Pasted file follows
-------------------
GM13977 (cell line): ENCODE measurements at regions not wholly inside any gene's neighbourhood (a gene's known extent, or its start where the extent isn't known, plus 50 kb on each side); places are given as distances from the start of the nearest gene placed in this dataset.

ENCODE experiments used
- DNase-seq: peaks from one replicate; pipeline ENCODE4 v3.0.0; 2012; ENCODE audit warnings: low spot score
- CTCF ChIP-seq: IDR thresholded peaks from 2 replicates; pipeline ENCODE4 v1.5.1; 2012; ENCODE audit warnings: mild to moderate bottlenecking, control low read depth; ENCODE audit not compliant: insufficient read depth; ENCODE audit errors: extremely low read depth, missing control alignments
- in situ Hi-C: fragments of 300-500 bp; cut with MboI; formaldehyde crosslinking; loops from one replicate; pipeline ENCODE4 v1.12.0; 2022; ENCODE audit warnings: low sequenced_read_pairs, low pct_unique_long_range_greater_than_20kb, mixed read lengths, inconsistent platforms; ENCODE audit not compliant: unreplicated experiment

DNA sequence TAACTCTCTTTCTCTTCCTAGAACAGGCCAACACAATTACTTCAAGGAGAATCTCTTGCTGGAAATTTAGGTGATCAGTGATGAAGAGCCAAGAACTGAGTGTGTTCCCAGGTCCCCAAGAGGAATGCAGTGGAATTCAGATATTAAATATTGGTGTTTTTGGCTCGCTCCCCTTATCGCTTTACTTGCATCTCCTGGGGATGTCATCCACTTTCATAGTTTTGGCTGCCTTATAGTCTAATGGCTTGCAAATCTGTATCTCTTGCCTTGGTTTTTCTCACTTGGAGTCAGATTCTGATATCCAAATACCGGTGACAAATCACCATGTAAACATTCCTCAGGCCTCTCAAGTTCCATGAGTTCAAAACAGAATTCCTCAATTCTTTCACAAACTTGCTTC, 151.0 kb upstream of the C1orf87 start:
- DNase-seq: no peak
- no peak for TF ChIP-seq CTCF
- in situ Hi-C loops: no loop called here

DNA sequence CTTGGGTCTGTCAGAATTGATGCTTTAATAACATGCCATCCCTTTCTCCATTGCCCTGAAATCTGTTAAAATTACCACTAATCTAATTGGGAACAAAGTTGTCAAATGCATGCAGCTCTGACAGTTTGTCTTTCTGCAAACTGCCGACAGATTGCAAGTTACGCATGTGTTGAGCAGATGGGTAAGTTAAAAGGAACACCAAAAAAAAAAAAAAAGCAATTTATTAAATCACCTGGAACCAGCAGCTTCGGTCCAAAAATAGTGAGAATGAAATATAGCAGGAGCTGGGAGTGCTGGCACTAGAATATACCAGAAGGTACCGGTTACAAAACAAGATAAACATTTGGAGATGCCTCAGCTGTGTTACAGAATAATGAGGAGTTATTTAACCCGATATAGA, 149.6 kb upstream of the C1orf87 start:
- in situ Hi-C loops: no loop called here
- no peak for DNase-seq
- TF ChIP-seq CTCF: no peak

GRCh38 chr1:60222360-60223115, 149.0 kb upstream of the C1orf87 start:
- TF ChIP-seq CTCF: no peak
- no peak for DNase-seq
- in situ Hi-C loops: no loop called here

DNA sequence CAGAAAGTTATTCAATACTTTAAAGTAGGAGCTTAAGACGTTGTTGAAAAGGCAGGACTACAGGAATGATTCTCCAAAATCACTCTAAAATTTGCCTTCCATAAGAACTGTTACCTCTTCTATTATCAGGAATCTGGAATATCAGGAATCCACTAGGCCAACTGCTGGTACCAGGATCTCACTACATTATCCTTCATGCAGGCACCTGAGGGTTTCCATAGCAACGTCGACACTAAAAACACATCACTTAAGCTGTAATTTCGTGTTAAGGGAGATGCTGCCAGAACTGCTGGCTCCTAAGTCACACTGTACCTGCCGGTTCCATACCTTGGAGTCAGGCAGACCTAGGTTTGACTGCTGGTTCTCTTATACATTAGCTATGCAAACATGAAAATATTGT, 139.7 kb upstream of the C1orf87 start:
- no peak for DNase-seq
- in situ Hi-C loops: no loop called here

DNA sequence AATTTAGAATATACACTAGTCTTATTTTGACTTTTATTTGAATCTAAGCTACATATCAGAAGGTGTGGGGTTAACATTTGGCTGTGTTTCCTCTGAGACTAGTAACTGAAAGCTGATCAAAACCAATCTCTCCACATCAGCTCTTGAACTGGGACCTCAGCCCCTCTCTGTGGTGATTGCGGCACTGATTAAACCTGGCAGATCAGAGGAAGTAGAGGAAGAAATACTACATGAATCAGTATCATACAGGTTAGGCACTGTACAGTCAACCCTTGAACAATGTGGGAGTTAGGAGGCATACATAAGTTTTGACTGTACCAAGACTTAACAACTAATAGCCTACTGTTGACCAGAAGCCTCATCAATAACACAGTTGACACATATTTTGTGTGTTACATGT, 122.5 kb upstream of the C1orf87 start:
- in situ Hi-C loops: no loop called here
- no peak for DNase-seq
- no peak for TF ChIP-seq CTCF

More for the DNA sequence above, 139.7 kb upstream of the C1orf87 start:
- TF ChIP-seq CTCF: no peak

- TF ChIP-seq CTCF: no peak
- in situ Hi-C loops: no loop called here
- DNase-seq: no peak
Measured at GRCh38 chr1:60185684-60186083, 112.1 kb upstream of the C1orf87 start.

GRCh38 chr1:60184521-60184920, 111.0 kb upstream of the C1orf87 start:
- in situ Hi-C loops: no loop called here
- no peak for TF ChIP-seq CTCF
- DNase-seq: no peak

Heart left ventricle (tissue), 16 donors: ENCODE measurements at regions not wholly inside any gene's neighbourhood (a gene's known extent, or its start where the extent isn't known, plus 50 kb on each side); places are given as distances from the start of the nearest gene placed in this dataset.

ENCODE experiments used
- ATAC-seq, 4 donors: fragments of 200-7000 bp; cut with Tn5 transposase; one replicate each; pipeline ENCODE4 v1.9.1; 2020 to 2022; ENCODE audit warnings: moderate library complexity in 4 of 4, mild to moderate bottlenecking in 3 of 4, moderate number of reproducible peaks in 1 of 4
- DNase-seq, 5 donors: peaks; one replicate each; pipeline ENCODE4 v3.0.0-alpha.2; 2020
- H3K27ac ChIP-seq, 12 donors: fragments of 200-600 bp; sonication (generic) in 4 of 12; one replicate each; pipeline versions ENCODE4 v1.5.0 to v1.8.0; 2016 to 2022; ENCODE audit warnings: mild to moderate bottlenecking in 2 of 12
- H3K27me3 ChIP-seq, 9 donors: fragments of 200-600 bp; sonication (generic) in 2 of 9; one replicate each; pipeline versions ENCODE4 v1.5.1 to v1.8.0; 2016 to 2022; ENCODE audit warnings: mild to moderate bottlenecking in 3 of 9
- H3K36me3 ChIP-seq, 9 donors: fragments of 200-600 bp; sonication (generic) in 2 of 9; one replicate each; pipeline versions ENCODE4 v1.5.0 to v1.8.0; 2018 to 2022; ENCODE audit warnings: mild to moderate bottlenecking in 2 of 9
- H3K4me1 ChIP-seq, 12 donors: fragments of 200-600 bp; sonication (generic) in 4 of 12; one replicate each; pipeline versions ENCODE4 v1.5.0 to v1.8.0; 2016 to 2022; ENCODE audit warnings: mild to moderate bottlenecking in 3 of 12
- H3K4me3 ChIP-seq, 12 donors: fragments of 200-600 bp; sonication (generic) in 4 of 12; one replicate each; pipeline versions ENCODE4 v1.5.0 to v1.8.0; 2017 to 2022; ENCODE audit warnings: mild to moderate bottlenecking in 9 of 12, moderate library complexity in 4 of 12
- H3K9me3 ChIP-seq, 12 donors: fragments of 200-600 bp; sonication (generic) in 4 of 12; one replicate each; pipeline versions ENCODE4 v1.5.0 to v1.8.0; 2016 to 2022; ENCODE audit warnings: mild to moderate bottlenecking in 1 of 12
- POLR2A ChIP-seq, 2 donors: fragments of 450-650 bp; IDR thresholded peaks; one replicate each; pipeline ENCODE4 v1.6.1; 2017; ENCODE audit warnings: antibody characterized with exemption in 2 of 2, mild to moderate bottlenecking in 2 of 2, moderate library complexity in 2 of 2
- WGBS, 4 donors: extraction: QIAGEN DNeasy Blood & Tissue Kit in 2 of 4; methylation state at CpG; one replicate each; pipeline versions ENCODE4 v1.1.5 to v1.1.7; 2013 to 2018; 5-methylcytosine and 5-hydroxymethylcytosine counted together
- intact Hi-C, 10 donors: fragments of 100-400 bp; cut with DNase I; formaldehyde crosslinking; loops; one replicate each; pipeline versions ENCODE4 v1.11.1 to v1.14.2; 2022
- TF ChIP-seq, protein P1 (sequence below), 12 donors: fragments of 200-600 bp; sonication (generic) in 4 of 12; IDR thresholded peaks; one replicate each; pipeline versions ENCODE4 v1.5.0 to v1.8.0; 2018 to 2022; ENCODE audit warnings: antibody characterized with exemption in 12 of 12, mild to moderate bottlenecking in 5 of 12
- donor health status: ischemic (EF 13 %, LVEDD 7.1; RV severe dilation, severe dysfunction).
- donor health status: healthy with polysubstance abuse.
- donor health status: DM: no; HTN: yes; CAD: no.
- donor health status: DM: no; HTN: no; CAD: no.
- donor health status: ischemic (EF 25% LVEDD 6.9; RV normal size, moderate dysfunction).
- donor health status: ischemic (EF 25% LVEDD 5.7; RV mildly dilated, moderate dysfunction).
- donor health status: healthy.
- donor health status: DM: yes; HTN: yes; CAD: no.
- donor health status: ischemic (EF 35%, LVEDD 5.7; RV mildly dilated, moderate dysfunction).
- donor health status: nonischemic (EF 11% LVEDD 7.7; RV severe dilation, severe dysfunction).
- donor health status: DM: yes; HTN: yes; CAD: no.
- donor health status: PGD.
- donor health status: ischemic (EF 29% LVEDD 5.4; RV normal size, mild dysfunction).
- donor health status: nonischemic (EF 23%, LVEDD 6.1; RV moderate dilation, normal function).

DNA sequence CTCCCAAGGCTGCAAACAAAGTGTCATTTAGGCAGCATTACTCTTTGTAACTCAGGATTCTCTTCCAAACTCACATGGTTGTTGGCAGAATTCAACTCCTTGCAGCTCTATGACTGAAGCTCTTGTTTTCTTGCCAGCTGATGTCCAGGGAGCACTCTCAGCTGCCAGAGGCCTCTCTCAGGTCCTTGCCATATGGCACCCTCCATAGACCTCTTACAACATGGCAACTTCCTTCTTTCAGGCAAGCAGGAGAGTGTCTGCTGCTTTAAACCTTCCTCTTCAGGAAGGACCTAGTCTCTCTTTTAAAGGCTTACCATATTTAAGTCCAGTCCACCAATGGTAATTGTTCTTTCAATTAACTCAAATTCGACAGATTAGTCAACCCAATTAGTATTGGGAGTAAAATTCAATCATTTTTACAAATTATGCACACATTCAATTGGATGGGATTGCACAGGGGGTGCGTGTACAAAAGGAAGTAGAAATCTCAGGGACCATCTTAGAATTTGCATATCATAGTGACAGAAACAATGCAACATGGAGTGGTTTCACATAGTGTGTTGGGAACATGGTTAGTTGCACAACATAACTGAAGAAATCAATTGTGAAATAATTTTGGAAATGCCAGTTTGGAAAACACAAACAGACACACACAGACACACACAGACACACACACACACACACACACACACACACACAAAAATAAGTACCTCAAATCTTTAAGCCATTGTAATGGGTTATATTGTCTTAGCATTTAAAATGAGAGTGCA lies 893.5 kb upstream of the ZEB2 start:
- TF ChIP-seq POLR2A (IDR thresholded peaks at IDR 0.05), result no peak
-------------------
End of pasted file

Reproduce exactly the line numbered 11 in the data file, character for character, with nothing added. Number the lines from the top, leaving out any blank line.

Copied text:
- in situ Hi-C loops: no loop called here